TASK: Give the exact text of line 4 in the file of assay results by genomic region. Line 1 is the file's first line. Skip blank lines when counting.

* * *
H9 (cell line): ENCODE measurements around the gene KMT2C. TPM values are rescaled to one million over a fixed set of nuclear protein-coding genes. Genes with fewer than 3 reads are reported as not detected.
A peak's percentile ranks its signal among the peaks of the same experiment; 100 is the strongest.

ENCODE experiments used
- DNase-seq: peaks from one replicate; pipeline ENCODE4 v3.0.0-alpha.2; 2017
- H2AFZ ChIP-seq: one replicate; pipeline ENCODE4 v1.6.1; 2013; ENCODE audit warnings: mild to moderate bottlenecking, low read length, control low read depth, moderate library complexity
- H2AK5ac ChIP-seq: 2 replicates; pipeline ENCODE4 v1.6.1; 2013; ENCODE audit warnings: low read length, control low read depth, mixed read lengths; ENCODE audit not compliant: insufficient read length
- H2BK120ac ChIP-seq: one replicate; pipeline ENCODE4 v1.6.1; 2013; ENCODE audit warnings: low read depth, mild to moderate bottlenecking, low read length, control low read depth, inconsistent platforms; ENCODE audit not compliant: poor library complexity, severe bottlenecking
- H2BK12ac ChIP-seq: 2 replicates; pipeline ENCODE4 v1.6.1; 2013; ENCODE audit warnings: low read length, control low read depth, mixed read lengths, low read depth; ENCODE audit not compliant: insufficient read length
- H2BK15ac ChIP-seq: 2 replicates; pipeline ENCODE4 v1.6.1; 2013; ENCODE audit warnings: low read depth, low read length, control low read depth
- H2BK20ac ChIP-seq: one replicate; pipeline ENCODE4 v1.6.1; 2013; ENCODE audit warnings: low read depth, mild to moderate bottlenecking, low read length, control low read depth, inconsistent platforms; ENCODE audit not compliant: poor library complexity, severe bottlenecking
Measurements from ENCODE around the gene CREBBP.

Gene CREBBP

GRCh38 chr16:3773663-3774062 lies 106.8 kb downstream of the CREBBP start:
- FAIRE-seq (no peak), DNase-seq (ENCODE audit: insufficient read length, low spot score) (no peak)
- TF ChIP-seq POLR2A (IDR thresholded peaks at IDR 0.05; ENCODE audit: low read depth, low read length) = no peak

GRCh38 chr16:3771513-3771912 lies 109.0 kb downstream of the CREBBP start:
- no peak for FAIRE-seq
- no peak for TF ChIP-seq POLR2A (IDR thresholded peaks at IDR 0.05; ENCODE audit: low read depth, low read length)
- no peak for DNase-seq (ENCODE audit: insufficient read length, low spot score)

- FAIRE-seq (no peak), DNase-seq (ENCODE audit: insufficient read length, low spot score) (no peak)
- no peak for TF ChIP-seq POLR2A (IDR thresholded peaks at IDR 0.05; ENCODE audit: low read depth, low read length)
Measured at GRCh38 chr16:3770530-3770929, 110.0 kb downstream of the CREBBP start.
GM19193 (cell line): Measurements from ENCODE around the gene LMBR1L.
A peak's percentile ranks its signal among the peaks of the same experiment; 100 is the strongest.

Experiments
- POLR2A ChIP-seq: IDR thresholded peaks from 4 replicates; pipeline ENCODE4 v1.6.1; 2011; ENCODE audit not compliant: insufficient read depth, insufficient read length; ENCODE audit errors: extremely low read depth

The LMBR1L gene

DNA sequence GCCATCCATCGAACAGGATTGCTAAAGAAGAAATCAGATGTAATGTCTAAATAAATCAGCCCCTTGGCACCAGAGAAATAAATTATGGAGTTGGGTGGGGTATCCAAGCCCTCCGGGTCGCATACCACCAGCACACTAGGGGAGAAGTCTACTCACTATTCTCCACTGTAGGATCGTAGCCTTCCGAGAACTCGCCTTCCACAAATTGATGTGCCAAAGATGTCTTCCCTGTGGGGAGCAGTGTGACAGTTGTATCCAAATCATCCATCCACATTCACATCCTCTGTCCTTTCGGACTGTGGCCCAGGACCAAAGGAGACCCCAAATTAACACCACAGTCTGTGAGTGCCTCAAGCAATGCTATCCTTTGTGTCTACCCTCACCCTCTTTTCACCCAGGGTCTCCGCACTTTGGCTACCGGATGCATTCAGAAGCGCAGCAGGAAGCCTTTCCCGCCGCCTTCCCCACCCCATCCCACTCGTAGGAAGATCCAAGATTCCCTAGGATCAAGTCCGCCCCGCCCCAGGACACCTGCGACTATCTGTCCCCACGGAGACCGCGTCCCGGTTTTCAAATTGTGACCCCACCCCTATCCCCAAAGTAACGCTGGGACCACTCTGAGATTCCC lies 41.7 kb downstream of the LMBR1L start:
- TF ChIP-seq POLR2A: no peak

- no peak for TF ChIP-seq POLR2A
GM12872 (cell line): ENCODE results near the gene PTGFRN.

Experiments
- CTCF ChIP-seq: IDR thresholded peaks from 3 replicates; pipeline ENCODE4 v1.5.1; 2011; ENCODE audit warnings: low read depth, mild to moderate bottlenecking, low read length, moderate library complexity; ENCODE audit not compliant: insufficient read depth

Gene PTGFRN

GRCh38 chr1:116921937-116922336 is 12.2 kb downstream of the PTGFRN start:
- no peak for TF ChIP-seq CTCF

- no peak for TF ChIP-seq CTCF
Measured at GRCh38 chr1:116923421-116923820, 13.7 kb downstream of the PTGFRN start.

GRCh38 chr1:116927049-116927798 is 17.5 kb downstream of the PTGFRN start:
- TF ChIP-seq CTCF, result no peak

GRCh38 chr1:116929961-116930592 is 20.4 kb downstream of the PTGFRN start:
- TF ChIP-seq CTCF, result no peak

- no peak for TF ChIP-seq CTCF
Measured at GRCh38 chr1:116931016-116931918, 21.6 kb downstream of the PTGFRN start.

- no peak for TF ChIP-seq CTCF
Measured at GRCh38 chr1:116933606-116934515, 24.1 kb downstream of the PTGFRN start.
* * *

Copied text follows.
- DNase-seq: peaks from one replicate; pipeline ENCODE4 v3.0.0-alpha.2; 2017